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What is a food allergy?

A food allergy is an abnormal response to a certain food. If your child has a food allergy, exposure to that food causes an immune system response, leading to symptoms that range from uncomfortable to life-threatening. Often, an allergic reaction will occur the second time your child is exposed to a particular food. However, in some cases, your child could be sensitized to a food through breast milk.

Ninety percent of food allergies are caused by the following six foods: milk, eggs, wheat, soy, tree nuts, and peanuts. Eight percent of children under age 6 have food allergies.

Food Allergy | Symptoms & Causes

What are the symptoms of a food allergy?

Symptoms may begin anywhere from a few minutes to an hour after your child ingests the food. Common symptoms include:

  • vomiting
  • diarrhea
  • cramps
  • hives
  • swelling or rash
  • eczema
  • itching or swelling of the lips, tongue, or mouth
  • itching or tightness in the throat
  • difficulty breathing
  • wheezing
  • lowered blood pressure

The symptoms can be different for milk allergies and soy allergies, which are often seen in infants and young children. The symptoms may include:

If a milk allergy is suspected, your doctor may change your baby’s formula to a soy formula. If your baby has problems with soy formula, your child’s physician may suggest a hypoallergenic formula.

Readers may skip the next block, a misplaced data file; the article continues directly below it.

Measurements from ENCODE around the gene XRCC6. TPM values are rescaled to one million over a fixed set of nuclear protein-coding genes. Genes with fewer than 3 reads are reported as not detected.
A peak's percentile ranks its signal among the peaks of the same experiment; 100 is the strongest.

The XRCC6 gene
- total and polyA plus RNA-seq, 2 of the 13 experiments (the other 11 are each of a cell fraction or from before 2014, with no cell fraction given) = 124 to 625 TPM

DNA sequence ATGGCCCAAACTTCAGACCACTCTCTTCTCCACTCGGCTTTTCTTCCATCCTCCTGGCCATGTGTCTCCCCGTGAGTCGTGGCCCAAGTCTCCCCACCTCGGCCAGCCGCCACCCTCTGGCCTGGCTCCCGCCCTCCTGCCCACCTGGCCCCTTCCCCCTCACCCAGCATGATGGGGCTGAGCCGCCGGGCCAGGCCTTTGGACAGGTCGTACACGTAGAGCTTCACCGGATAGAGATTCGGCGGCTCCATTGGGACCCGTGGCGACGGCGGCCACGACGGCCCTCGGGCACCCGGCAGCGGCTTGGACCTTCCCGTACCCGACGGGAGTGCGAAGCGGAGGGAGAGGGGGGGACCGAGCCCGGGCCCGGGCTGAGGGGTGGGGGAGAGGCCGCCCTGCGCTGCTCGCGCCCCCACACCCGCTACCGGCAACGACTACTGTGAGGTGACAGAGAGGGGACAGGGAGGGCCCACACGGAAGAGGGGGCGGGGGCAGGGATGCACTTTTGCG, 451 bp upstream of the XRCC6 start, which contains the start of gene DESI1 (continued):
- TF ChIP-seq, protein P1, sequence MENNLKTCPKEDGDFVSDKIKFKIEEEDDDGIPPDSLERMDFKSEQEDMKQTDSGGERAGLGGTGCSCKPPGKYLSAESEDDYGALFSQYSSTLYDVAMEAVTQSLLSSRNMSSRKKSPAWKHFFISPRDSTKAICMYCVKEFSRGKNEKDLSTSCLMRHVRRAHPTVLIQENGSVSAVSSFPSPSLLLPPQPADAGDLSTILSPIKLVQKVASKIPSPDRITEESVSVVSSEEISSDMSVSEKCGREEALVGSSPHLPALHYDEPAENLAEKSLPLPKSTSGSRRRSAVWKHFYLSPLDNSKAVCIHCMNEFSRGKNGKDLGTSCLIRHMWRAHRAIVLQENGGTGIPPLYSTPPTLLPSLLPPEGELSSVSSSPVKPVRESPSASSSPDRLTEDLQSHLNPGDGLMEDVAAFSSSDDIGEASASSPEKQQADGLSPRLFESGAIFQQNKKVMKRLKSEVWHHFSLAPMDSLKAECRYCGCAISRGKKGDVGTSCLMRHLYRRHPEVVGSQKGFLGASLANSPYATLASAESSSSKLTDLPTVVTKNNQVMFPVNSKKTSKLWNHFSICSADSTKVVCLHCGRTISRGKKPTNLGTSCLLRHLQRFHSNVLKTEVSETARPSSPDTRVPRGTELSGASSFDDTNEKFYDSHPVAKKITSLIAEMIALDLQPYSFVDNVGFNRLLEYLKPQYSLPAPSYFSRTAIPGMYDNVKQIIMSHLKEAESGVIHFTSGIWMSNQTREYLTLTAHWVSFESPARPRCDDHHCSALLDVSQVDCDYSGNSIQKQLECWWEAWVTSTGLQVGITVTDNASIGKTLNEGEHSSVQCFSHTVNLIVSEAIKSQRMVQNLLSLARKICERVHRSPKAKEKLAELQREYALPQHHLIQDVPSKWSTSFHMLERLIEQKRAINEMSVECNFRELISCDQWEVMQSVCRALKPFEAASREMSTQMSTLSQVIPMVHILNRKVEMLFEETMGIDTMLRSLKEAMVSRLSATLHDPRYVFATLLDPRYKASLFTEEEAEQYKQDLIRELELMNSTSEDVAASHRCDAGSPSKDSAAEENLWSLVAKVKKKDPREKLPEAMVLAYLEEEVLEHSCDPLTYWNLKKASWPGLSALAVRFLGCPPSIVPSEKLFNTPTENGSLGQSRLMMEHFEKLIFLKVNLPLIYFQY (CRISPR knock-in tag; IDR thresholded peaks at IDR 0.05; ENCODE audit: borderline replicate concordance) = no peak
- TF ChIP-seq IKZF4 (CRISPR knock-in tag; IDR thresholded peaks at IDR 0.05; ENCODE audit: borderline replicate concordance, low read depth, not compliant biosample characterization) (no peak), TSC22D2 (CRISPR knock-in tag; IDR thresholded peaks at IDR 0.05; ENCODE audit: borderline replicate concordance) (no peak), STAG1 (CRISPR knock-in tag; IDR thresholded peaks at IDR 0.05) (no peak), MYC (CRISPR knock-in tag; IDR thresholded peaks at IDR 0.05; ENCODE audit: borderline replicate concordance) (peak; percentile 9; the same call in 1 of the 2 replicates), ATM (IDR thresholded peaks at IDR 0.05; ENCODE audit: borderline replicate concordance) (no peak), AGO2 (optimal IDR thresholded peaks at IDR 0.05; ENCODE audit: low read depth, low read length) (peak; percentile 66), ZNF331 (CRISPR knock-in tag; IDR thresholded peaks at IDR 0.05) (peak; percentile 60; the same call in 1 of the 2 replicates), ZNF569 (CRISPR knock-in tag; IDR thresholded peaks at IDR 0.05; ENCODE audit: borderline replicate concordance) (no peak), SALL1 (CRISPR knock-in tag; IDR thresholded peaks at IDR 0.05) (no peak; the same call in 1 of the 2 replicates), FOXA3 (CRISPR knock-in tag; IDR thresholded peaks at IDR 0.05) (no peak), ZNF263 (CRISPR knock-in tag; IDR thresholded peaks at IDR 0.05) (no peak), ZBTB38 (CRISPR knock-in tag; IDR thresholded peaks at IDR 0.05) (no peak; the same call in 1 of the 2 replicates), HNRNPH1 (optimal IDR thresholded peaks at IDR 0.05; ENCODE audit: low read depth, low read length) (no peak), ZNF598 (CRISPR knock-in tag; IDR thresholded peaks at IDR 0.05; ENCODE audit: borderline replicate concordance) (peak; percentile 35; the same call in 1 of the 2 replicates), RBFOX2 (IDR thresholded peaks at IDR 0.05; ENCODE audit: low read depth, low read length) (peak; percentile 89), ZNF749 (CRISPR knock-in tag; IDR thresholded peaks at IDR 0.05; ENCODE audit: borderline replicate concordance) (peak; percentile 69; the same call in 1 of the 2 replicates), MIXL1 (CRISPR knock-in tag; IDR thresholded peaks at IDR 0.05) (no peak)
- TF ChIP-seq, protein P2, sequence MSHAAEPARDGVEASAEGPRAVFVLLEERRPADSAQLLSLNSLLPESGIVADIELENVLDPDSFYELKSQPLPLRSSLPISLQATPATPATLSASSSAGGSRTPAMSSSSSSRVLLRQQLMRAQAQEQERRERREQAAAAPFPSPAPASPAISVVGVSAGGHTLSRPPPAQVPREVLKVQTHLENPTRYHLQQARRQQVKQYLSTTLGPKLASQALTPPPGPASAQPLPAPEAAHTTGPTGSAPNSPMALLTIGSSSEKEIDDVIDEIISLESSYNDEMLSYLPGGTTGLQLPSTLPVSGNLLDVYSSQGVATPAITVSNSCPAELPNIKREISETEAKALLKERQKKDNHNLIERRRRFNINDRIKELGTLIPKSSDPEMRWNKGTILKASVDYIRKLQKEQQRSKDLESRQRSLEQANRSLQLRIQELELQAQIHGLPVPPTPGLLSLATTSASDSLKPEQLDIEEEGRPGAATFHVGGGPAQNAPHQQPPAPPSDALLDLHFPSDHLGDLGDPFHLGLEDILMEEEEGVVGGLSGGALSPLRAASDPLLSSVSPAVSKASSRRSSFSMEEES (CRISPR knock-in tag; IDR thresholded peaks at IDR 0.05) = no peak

Many children do outgrow their allergies, but allergies to peanuts, tree nuts, fish, and shellfish may last a lifetime.

What causes food allergies?

A food allergy occurs when the body's immune system identifies a food as harmful, triggering an allergic reaction. According to the National Institute of Allergy and Infectious Diseases, even a small amount of the food can cause a severe reaction in a highly allergic child.

Food Allergy | Diagnosis & Treatments

How is a food allergy diagnosed?

The first step to diagnosing a food allergy is a complete medical history. The allergist will perform a physical exam and ask questions about your child's symptoms to see if they are related to a food allergy. The allergist may do a series of tests to help identify a food allergy. The results will be reviewed along with your child's medical history to provide a diagnosis.

To help diagnose a food allergy, your allergist may recommend:

  • completing a food diary of all the foods your child eats each day
  • a skin-prick test
  • trying an elimination diet to cut certain foods from the diet, then slowly adding them back in one at a time to try to pinpoint the allergy
  • a blood test

How are food allergies treated?

There is no medication to prevent a food allergy. The best way to avoid an allergic reaction is for your child to avoid the foods that cause the allergy. If you are breastfeeding, you must also avoid those foods. In some cases, your allergist may have you introduce a food back into your child’s diet after a few months, to see if they have outgrown the allergy.

If your child’s allergy is severe, the allergist may prescribe an emergency kit that contains epinephrine. This is a medicine that immediately stops the symptoms of a life-threatening reaction.

How we care for food allergies

At Boston Children’s Hospital, our allergists provide diagnostic evaluations for food allergies that are supported by our advanced allergy testing facilities. Once an allergy is diagnosed, our allergists create an individual treatment plan for each child. Treatment may include education, medical management, and coordinated care with your child’s primary physician.

Food Allergy | Programs & Services